There are less than two months to go until the Scottish public makes its seismic vote in the Scottish independence referendum on whether or not it wants Scotland to leave the United Kingdom.
Politically, the gloves are off with the pugilists on either side becoming increasingly aggressive as the “fight for votes” enters its final couple of rounds. Speculation about the outcome of the vote and the potential consequences of either result is rife, and nowhere more so than in the Scottish property market.
As a firm of agents handling sales nationwide, from flats and townhouses in central Edinburgh to holiday cottages in the Western Isles and sporting estates in the central Highlands, we at Strutt & Parker are well placed to judge the effect of the uncertainty that the referendum is creating.
In all market sectors at present, the subject of the independence referendum is dominating conversation. When we meet new clients to inspect their property, the opening half hour of our discussion usually centres on the referendum and its impact on the property market.
The reality is that different sectors are responding in different ways to the undoubted uncertainty that prevails. In central Edinburgh, demand for two- to four-bedroom flats and houses between £150,000 and £400,000 is higher than for several years, with sales being achieved quickly and often at premium prices; driven by a shortage of supply, improved availability of mortgage finance and the Government-backed Help to Buy scheme. At this level, there is no obvious “referendum effect”.
At higher levels of value – £500,000 to £1 million+ – transactional activity has fallen year-on-year in Edinburgh and rural areas. For buyers in this sector, a vote for independence could mean the relocation of their job or a possible reduction in value of their existing property. Therefore, it is unsurprising that a significant proportion say that they are awaiting the outcome of the vote before committing to buying a property.
In contrast, farmland values have been steadily rising over the last six years, on the back of a general supply-demand imbalance. The referendum effect is partly accountable, although the caution created is afflicting vendors more than purchasers. It is compounded by the Common Agricultural Policy reform, which takes effect from 2015 and fundamentally alters the basis on which farmers can claim their European Union Subsidy and the amount they receive.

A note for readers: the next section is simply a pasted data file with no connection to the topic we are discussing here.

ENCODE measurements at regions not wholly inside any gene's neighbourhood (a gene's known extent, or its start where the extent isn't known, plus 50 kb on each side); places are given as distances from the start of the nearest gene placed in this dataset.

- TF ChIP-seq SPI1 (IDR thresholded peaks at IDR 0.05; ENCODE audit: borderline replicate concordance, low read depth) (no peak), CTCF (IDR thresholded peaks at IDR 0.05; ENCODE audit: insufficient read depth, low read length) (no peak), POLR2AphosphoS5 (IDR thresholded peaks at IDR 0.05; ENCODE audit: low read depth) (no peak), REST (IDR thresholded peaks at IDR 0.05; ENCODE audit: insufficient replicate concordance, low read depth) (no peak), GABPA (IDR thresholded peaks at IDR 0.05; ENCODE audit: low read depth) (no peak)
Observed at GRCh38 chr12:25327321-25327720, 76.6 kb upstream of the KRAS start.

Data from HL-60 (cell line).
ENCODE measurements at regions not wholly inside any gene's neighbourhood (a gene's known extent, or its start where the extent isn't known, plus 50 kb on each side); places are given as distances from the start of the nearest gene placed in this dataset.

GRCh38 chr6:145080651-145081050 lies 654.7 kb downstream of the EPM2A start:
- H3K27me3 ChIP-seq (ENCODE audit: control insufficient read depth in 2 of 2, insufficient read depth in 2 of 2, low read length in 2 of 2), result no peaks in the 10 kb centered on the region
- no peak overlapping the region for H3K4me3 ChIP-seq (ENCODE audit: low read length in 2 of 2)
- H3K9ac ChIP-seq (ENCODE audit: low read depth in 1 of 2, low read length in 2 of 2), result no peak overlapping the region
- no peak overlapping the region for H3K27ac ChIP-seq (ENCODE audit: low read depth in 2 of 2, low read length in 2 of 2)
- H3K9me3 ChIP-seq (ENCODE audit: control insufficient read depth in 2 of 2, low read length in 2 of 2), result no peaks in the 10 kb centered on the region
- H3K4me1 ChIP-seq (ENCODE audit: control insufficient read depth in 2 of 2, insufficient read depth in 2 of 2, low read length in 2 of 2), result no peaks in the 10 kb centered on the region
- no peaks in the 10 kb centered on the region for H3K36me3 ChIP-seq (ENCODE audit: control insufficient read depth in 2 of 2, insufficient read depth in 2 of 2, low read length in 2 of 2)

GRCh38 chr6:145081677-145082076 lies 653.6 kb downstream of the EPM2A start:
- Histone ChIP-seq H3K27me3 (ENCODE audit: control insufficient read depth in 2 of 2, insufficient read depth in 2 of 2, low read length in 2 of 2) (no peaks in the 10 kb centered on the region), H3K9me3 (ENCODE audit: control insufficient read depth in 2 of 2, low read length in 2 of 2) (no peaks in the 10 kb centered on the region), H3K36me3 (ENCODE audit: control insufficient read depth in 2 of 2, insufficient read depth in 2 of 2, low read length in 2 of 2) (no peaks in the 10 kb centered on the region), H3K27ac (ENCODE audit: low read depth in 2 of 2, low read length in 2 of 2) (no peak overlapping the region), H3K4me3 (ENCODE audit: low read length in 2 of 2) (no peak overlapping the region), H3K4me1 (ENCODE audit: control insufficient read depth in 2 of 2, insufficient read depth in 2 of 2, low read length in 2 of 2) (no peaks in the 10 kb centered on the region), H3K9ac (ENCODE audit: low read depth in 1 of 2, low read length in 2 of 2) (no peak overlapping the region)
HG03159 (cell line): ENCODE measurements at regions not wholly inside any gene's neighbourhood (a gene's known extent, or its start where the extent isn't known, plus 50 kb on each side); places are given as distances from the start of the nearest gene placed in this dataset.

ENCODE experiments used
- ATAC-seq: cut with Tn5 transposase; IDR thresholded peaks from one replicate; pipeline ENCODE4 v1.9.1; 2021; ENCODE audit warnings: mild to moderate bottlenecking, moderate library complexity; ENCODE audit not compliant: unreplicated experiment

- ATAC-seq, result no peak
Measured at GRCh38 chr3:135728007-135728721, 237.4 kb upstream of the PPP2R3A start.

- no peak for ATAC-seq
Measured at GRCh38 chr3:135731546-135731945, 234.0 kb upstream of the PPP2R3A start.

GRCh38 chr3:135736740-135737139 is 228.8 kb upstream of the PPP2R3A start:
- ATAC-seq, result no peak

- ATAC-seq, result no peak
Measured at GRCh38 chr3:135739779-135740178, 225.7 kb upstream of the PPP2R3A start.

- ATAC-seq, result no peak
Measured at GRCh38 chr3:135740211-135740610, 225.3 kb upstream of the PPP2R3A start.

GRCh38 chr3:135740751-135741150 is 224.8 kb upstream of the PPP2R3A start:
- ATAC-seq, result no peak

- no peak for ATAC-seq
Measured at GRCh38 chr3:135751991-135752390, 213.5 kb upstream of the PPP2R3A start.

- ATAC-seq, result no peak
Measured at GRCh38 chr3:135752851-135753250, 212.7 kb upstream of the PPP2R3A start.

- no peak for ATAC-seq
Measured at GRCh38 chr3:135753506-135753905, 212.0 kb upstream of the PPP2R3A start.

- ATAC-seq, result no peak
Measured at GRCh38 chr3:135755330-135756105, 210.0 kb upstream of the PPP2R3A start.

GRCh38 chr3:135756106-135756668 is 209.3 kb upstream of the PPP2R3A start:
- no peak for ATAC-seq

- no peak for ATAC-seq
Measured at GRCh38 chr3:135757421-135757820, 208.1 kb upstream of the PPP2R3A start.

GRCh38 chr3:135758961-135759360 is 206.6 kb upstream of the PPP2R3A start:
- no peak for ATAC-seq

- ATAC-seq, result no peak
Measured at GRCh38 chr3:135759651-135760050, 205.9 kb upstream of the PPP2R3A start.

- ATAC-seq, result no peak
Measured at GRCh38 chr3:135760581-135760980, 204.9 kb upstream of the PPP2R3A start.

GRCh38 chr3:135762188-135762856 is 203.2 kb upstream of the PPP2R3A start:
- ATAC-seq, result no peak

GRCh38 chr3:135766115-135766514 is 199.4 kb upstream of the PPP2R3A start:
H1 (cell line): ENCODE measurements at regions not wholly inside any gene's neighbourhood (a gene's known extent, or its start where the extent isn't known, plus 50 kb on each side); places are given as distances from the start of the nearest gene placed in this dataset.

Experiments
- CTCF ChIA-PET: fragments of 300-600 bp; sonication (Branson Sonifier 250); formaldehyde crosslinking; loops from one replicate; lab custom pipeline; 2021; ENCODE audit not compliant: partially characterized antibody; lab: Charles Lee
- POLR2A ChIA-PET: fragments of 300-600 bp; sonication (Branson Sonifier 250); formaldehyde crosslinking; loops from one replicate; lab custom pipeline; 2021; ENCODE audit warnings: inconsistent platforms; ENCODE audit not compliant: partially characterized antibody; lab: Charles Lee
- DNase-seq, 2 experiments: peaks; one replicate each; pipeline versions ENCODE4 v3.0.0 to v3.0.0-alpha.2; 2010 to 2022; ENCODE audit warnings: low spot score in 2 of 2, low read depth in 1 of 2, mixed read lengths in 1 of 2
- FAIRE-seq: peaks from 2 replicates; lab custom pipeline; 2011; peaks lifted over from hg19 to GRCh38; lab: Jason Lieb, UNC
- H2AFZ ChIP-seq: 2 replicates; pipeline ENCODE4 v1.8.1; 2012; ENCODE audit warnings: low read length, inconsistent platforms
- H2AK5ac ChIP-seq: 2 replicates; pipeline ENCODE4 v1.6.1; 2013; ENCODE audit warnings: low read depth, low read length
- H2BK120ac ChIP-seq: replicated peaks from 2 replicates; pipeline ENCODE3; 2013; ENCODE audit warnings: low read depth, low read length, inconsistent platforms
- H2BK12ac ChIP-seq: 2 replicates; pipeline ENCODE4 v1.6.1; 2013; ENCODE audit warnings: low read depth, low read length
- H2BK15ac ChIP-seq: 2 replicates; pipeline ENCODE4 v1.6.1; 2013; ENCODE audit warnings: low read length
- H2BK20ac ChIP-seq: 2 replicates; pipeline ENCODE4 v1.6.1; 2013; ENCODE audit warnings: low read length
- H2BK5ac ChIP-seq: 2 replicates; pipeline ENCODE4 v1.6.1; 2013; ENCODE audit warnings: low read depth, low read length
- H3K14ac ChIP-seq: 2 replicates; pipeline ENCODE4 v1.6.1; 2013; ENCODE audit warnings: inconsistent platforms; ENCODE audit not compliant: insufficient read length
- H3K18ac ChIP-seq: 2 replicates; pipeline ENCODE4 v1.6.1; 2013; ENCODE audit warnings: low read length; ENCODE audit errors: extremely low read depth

The Scottish estate market is an interesting case study in terms of the referendum effect. Over the last five years, this sector has varied from 23 transactions in 2012 to 13 in 2009. The money invested ranged from £34 million in 2009 to £81.5 million in 2011. Last year, 16 estates were sold in Scotland, this year just two estates have been launched, with one of these having been sold to date. This is a remarkable reduction in supply, undoubtedly due partly to the referendum effect. Whilst, understandably, some putative buyers will not invest until the votes have been cast on 18 September 2014, it seems that the lack of supply of estates for sale is due to the vendors’ caution rather than the buyers.
COMMENTARY AND REALITY
Providing a commentary on current market conditions is easy, predicting the future beyond the referendum is considerably more difficult. Talented estate agents we may be, clairvoyants we certainly are not!
Our clients look to us to provide an answer to the question of “what lies beyond?” but the truth is that we have no better idea than anyone else.
Current polling shows that 53 per cent of the population will vote ‘no’ in September, 36 per cent will vote ‘yes’, 11 per cent being undecided. This suggests that a vote for independence is, in reality, unlikely and, therefore, it is easier to predict the effect of the expected result becoming reality.
My view is that a vote to remain beneath the economic “security blanket” of the UK will inject confidence into all market sectors. With the brakes of caution removed, the rising tide of economic recovery which has washed through most sectors of the English market is likely to belatedly benefit Scotland. This may boost property supply, which may impact on prices in the short-term but should result in stability within a year or two.
The effect on the property markets of a vote for independence is impossible to predict. What is certain is that there is an enormous amount of detail to be worked through in actually achieving independence by the target date of March 2016. This will cause confusion and uncertainty for the foreseeable future, and no sector of any property market thrives on prolonged uncertainty.